If the Cowboys were to go down in San Diego, the Eagles could tie them and both the Giants and Redskins could pull within a game, even at just 1-3. Although only 3.1 percent of teams to start 0-3 have made the playoffs, the number skyrockets for teams in a division with a 2-2 leader.

Injury Report




Miles Austin



Anthony Spencer



Ernie Sims



DeMarcus Ware



After historically poor injury luck in 2012, the Cowboys haven’t been bitten hard by the injury bug thus far in 2013. Wide receiver Miles Austin pulled up with yet another hamstring injury against St. Louis, although it’s reportedly not serious, according to Brandon George of The Dallas Morning News. However, as we’ve seen with Austin in the past, hamstring injuries tend to linger. It’s something that might be minor now but has the potential to become a much larger issue.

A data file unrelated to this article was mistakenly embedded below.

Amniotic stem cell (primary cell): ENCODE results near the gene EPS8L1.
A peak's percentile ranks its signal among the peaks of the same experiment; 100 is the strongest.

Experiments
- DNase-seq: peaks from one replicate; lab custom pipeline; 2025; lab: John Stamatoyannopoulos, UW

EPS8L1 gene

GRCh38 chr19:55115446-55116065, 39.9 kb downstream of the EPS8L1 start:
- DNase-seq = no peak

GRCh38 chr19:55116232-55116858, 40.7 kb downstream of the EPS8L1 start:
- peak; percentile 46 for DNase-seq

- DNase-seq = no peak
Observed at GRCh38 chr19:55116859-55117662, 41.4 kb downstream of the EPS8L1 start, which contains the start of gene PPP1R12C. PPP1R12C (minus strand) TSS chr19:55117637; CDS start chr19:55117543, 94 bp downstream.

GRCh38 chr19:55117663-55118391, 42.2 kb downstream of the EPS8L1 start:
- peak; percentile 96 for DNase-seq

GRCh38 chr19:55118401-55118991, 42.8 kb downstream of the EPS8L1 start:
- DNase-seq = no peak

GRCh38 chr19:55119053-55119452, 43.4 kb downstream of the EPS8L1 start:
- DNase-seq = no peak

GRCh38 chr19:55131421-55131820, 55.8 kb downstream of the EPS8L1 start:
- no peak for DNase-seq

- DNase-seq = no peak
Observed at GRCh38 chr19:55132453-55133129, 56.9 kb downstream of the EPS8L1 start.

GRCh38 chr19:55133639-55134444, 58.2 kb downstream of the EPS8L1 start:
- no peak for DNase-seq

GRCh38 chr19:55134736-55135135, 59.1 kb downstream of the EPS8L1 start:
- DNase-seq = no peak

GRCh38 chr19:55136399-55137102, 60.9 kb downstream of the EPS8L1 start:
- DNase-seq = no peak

Defensive end Anthony Spencer’s absence in Week 3 was a bit of a surprise. He’s still nursing an ailing knee, although it looks like he’ll be able to go in Week 4. The Cowboys will likely scale back his reps because 1) he should be eased back into the lineup and 2) George Selvie is playing so well.

For what it’s worth, Jason Garrett said this:

Jason Garrett said it's realistic to think Anthony Spencer can return to playing 50-60 snaps per game this season.

— Jon Machota (@jonmachota) September 23, 2013

Finally, defensive end DeMarcus Ware reportedly suffered a stinger against the Rams, but he should be good to go, via Todd Archer of ESPNDallas.com.

What Must Improve